Close your eyes and imagine what comes to mind when thinking of Jonas Brothers fans. For me, it’s gaggles of young girls adorned in sequined tops and brightly colored merch screaming their heads off. But that’s not who showed up to the band’s surprise Los Angeles concert at The Theater at the Ace Hotel on April 25. Both the Jonas Brothers and their fans are all grown up.
The screaming fans weren’t exactly young. In the time since Jonas Brothers graced the covers of teenie bop magazines and went on talk shows to discuss their purity rings, their once young fan base grew up and got a jobs in corporate America — but they never lost sight of their fandom. While the crowd was overwhelmingly comprised of women (the venue even opened the men’s bathroom to women to help curb the lines), the majority of the concertgoers were in their late 20’s and 30’s. Sure, some still rocked sequined tops depicting who their favorite Jonas brother is (Nick was shown the most love out of the three), but most of the people there looked like they had come straight from their office job.
Just like their fans, the Jonas Brothers have come a long way since adolescence, as heard in their new music. Just a few weeks before the release of The Album, the band’s sixth studio album which drops May 12, the brothers took an opportunity to try out new songs in an intimate setting. After opening with their recent single “Waffle House,” Nick took over the mic to explain how the show was about to proceed. The brothers planned to play a “good amount” of new songs in the first half of the show, then return with all their hits after a short intermission.
Nick went on to share the story of how The Album came to be. Jonas Brothers began writing music for this project about a year and a half ago, a time when all three were hitting some major life milestones. Nick and Joe were in their first years of marriage to their partners — Priyanka Chopra and Sophia Turner — and both became first-time fathers. Because of that, their music has changed along with them. Where Happiness Begins was filled with jaunty tunes about relationships and sex, The Album takes a turn inward. Many of the songs they premiered for the crowd are more acoustic-leaning, and have themes of “family, and fatherhood, and love of course,” according to Nick.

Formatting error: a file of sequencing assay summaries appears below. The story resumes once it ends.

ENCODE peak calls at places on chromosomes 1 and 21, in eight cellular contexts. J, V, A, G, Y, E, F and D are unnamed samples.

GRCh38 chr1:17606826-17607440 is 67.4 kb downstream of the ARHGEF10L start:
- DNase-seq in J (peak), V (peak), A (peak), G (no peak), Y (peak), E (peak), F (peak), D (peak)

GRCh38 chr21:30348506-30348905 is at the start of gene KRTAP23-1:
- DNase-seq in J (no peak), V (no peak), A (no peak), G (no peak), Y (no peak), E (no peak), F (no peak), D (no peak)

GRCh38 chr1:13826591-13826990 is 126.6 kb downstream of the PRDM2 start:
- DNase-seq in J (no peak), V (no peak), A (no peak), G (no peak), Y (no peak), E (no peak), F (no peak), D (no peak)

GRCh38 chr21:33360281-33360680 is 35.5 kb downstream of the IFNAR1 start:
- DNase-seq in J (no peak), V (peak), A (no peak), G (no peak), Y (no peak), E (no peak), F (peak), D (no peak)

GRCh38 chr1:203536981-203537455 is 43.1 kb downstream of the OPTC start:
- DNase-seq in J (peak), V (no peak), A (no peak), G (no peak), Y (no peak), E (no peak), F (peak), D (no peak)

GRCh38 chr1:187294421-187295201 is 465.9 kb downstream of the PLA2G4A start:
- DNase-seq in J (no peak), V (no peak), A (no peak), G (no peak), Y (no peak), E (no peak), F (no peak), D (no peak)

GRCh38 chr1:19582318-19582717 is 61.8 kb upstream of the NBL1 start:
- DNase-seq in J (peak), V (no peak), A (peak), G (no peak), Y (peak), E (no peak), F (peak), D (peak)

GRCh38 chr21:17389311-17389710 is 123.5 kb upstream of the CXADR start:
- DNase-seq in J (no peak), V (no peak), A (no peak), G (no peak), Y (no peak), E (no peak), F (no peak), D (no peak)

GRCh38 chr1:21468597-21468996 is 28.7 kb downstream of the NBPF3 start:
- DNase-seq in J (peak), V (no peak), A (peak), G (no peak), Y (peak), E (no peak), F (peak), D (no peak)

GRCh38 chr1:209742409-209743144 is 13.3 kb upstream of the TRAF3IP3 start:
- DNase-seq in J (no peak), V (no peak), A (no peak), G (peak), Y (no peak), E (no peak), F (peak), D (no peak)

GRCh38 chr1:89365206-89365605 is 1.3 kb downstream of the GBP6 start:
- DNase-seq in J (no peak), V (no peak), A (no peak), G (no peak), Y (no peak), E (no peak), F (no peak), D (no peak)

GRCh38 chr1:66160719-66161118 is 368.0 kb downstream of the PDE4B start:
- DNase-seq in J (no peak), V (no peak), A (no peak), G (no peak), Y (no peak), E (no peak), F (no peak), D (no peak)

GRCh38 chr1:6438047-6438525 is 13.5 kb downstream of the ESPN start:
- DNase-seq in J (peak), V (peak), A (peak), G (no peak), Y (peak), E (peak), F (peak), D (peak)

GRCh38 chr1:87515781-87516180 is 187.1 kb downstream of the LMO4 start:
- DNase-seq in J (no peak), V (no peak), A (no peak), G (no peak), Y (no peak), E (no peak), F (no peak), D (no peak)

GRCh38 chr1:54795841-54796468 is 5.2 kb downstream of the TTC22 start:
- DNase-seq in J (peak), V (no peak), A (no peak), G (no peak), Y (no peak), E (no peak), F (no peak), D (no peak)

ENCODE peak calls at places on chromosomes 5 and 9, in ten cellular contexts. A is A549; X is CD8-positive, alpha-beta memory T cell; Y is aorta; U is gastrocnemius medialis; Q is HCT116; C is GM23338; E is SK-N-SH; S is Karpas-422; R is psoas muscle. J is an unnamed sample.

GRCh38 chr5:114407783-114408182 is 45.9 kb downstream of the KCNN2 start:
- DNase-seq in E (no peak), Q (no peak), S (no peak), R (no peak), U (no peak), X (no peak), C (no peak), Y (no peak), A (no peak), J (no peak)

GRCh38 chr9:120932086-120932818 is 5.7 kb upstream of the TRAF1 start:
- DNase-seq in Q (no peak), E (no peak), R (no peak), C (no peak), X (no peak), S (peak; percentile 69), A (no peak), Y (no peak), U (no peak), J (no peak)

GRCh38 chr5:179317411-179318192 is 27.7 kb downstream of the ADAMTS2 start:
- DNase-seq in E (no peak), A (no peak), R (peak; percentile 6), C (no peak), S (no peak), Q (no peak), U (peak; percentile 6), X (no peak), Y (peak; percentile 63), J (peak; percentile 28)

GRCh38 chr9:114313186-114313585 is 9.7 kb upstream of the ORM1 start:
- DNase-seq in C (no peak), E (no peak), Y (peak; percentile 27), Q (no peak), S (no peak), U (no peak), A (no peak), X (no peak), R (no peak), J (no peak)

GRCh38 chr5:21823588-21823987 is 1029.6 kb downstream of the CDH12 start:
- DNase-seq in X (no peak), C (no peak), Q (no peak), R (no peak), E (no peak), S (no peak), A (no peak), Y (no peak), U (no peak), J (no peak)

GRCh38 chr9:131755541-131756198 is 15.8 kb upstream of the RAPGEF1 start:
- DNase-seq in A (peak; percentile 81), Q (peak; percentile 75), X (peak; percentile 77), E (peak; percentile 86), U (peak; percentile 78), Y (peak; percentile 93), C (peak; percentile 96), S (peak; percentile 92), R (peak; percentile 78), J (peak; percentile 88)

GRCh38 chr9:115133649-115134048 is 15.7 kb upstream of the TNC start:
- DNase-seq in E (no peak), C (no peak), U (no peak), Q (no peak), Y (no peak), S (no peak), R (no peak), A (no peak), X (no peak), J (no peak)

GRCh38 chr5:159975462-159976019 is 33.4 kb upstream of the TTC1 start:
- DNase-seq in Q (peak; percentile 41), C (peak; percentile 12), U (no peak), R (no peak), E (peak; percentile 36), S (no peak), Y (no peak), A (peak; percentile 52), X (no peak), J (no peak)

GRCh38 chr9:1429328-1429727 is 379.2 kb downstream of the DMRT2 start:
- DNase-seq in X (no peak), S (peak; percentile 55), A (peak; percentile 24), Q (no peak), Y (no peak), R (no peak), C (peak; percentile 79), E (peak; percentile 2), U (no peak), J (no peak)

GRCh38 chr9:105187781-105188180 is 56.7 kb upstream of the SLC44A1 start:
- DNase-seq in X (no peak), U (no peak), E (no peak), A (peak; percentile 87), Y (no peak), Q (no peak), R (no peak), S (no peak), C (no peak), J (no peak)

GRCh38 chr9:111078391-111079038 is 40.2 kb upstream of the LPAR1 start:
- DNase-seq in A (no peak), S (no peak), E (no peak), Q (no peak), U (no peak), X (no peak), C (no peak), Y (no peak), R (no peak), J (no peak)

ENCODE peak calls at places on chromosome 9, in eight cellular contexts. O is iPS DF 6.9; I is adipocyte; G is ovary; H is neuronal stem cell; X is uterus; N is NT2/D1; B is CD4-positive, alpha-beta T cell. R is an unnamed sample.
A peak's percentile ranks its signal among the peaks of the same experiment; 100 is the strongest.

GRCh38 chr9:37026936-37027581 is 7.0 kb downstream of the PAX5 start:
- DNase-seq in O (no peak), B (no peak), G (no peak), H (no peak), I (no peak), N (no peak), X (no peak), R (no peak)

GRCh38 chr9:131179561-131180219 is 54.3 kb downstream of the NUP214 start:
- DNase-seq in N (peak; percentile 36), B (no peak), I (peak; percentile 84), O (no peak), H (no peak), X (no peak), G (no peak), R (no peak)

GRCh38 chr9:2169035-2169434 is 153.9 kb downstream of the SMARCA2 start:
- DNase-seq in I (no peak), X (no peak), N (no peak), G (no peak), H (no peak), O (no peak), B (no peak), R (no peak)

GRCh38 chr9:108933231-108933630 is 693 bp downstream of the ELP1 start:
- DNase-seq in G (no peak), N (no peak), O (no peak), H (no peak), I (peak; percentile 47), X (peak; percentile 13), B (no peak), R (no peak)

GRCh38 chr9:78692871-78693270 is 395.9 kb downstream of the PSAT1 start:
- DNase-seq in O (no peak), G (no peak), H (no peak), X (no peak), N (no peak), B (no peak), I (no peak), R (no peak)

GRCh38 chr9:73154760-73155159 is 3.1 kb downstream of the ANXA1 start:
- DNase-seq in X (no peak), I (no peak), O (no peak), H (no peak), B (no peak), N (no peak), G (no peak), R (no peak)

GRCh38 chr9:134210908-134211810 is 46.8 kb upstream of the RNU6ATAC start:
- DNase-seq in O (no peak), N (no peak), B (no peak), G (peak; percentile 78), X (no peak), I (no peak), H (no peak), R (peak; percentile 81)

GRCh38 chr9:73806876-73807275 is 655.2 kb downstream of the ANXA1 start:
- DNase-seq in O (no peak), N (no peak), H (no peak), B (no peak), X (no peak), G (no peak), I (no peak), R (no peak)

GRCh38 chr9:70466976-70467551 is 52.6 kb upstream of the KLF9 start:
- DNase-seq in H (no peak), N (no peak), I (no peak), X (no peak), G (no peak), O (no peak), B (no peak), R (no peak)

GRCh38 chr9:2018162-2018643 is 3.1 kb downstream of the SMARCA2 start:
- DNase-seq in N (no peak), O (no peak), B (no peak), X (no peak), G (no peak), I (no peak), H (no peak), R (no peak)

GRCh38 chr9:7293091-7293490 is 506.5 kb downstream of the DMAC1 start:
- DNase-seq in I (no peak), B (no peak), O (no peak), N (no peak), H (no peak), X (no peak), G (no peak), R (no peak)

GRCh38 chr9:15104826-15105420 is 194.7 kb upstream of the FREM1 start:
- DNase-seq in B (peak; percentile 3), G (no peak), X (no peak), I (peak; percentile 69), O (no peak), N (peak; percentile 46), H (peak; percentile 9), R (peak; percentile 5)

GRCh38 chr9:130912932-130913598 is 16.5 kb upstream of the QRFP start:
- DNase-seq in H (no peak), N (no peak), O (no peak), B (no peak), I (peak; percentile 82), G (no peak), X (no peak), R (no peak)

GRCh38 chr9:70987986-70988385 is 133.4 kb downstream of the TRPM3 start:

What a night LA! Getting to play a few songs from THE ALBUM our first time at @theatre_acedtla was so special. Dallas-Fort Worth, you’re up tonight!! pic.twitter.com/i7DE4m2nG1
— Jonas Brothers (@jonasbrothers) April 26, 2023
Joined on the stage by six backup singers and a full band, they launched into performances of new songs. Songs like “Montana Sky” and “Vacation Eyes” were tender and soulful ballads, the latter Kevin said is about “what it feels like to be in love with a person who makes you feel like you’re on vacation every day.” Others like “Celebrate!” were more upbeat and got the crowd moving. After giving a rendition of The Album‘s lead single “Wings,” the lights dimmed and the boys brought out stools and acoustic guitars to sing “Little Bird,” a soaring lullaby which was dedicated to all the parents and children in the crowd.
Following a brief intermission, Jonas Brothers returned to the stage to fire off back-to-back hits. The crowd screamed along to “Leave Before You Love Me” and “What A Man Gotta Do,” two songs that dropped following their 2019 comeback. Then, both Nick and Joe got to have their solo moment. Nick took center stage for “Close,” his 2016 collab with Tove Lo, and Joe busted out the DNCE numbers “Toothbrush” and “Cake By The Ocean.” Speaking of DNCE, Joe’s side project that dominated radio in the mid-2010s, the band invited DNCE drummer Jack Lawless and guitarist JinJoo Lee to join them on stage. Lee absolutely stole the show with her guitar solos; at one point, she dramatically fell to the ground and continued to play on-beat as she was lying down.
It was clear throughout the concert that this intimate show was designed for the biggest Jonas Brothers fans. The crowd seemed eager to hear unreleased music and they would instantly recognize most songs after only one chord was played. Paying service to their day-ones, the brothers would throw t-shirts into the crowd and let us take over singing choruses. Their closing songs were perhaps the biggest example of how this show was a love letter to their fans. Though there was no encore, Jonas Brothers ended their set with three of their biggest hits back-to-back: “Year 3000,” “Burning Up,” and “Sucker.”
As the crowd filed out of the venue, still amped up on screaming along to their favorite songs, one thing became clear: Jonas Brothers, their fans, and their music have all come a long way. The Album is perhaps their most mature work to date, with songs reflecting their current season of life. It’s a season of life many of their fans are also in, judging by the number 30-year-olds, moms, and soon-to-be moms I saw in the crowd. But no matter how much work or family duties take over, Jonas Brothers fans will always have time to drop everything and show up for their favorite band on a Tuesday night.
The Album is out May 12 via Republic. Find more information here.